Pin Me

How Do We Drill Oil From Depths Of The Sea (Part II)

written by: Raunekk • edited by: Lamar Stonecypher • updated: 3/29/2009

Want to know more about oil drilling process? This article will tell you as to how a prospective oil well is selected as the site for oil rig installation. It will also describe the process of drilling oil from ocean bed, in detail. What happens to the oil rig after the oil wells dries up? Read on.

  • slide 1 of 4

    From the previous article.

    In the previous article we saw as to what propelled the petroleum companies to seek oil from the ocean beds. We also learnt about the brief history of offshore oil rigs and how the geologists decide as to which surface has subterranean oil streams.

    Once a site is decided for drilling, the main thing of exploring and drilling start. Drilling is a very interesting and an arduous process to carry out. We will now learn about this process in detail.

  • slide 2 of 4

    What is exploratory drill?

    Once a site is finalized for drilling, it is checked if it contains a genuine oil source or not. For this reason exploratory drilling is carried out. It is carried out with the sole purpose of getting a sample in order to confirm future actions on the site.

    The drilling is carried out either by a drill ship or by a drilling platform that is towed to the site. The exploratory drilling procedure goes for approximately 60-90 days at 4-5 different places on the decided site. Once the site is approved by the geologists with the help of samples taken, it is time to install an exploration platform which will stay there for around 10-15 years, an approximate time for which an oil well lasts. These platforms are fixed to the seabed with the help of metal or concrete foundation. It is of utmost importance that the platform and the drilling structure remains extremely stationary, no matter what the weather condition is or else it will harm the drilling structure and apparatus.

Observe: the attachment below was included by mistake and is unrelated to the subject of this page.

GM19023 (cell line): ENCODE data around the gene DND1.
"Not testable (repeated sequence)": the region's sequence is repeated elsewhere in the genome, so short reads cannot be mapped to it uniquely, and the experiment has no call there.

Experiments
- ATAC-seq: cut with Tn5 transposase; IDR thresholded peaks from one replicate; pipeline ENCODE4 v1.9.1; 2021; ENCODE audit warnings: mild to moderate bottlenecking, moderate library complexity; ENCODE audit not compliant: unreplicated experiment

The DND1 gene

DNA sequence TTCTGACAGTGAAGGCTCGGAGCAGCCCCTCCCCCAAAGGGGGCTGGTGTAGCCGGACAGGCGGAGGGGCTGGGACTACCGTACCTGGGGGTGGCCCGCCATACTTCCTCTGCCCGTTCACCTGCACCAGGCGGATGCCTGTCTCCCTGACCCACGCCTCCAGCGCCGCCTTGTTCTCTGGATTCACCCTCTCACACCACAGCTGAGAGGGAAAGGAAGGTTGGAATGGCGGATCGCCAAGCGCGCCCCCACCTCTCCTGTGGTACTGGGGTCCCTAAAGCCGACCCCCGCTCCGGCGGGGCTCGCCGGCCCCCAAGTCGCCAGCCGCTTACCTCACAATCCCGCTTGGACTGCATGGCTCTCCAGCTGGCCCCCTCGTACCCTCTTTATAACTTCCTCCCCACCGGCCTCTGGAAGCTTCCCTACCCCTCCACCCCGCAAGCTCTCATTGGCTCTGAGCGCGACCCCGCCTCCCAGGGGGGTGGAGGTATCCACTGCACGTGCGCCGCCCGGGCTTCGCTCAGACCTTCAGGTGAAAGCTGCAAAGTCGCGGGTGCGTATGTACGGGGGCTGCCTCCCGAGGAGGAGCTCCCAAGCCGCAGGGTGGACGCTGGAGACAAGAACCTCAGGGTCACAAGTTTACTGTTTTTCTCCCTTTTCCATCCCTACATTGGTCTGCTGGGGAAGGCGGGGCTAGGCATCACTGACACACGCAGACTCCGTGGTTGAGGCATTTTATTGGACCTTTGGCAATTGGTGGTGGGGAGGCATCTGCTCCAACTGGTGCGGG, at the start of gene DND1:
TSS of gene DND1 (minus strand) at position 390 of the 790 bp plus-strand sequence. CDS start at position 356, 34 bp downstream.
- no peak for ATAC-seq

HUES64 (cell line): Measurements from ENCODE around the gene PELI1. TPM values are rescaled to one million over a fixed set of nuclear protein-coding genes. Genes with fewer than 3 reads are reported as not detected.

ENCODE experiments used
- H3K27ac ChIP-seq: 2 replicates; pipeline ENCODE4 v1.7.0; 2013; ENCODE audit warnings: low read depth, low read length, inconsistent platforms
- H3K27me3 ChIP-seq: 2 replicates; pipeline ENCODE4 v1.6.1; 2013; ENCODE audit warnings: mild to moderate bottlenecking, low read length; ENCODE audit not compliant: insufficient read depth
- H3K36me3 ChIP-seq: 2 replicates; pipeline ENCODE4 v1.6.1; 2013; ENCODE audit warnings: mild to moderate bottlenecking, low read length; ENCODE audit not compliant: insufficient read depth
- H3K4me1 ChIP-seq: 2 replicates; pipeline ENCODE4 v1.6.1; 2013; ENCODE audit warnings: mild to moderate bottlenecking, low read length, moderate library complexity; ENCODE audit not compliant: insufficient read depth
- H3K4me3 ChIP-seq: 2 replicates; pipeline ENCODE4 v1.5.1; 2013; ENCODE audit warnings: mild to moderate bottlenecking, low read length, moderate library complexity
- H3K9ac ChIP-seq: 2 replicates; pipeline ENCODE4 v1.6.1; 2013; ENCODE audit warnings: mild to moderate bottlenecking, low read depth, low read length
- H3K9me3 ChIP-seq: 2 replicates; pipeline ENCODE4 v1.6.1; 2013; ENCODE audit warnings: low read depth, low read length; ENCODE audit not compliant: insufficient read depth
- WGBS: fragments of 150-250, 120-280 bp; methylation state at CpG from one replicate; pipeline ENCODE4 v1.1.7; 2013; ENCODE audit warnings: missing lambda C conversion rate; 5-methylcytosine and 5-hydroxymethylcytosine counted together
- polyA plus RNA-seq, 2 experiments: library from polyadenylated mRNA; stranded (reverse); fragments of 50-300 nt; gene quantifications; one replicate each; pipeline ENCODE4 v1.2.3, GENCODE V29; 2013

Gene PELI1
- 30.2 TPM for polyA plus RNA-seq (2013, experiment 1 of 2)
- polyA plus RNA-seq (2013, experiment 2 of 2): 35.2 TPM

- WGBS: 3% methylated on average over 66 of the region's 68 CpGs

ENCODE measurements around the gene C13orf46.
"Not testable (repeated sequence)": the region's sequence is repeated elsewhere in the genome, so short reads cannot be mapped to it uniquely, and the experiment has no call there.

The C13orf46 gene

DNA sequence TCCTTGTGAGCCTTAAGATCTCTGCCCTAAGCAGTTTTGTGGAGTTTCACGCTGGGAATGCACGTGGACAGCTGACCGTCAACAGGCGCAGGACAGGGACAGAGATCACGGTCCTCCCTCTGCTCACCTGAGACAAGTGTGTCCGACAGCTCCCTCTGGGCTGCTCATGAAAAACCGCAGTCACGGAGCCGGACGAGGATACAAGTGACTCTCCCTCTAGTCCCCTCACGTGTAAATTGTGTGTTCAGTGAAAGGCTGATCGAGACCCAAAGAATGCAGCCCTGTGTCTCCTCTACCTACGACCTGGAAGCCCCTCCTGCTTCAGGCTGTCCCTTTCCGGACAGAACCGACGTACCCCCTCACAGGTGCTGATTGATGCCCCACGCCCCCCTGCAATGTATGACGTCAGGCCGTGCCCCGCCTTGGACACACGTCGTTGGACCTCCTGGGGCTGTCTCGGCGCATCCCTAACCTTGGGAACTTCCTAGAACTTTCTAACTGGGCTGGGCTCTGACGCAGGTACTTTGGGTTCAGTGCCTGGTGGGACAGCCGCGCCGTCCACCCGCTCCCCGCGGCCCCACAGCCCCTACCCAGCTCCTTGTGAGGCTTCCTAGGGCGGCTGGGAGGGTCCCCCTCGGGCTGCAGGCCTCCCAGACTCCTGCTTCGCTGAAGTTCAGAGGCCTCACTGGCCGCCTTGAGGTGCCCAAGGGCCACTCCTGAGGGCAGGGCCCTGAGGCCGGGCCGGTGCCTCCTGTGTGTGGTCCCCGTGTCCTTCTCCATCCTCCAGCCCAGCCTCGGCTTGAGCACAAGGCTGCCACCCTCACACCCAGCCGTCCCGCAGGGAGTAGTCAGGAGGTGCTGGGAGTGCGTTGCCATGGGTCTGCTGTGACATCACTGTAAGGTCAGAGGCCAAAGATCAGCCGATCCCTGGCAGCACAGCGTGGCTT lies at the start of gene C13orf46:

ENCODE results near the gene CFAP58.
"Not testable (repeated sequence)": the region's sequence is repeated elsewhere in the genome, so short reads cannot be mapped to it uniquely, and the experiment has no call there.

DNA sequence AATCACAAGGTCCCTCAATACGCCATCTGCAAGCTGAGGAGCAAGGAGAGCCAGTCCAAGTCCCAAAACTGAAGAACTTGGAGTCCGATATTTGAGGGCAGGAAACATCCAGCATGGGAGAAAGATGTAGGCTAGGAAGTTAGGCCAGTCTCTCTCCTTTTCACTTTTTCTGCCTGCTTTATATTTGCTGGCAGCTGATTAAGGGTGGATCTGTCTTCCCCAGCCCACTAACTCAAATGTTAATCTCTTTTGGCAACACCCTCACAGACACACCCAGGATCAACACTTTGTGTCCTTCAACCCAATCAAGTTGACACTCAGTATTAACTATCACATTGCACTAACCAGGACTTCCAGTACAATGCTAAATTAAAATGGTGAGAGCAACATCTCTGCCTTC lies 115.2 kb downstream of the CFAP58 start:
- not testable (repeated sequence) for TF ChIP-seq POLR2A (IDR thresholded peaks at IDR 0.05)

Once the things are set up, its time to gather the riches.

    oil rig1  

    drill ship  

  • slide 3 of 4

    The drilling process

    It’s a difficult process to drill through the tough surface of the ocean beds. So how is this process carried out? You must have sent the normal drilling machine that we use in our houses for drilling holes in the walls. The oil drilling apparatus almost looks the same but have modification made to prevent leaking of oil and for other safety reasons.

    The drill consists of a number of drill pipes that are screwed together and which are attached to a drill bit at the other end. The arrangement of the drill pipes attached together is known as drill string. This drill string is rotated and controlled from the platform. The drill bit attached at the other end drills the earth’s surface. The drill bit is formed of either industrial diamonds or steel. This drill string with the drill bit is connected to the platform with the help of a flexible tube known as mariner riser.

    To lubricate this drilling bit, something known as drilling mud is used. Drilling mud is a combination of water, clay, lubricating fluids and special chemicals. This drilling clay is sent to the drilling bit through the pores in the drill. It flows in a cyclic process, going back to the platform after lubrication. This drilling mud not only lubricates but also acts like a seal in the well. It also maintains the well’s pressure. It also helps to defend the pressure of the subterranean oil when the drill comes in contact with it. This prevents a blow back or a blow out of oil. There is also a blowout prevention system (BOP) provided , which closes the hydraulically operated valves and rams in case of a blowout.

    The size of the drills also changes through out the drilling process. For the first hundred feet, a drill of an 18 inches diameter is used. As the drill goes deeper and deeper, drills with diameter 12-inch and 8-inch are used.

    offshore-drilling  

    oil-drilling-derrick  

  • slide 4 of 4

    References

    Deep Challenge: Our Quest for Energy Beneath the Sea by Clyde W. Burleson

    Image Credits

    http://oiljetpump.com/examples-offshore-drilling.gif

    http://www.courier-journal.com/blogs/bruggers/uploaded_images/drilling-716518.jpg

    http://www.n5asa.com/Oil/oil-drilling-derrick.gif

    http://blogs.phillyburbs.com/news/bct/wp-content/blogs.dir/3/files/2008/06/oil_rig.jpg

Search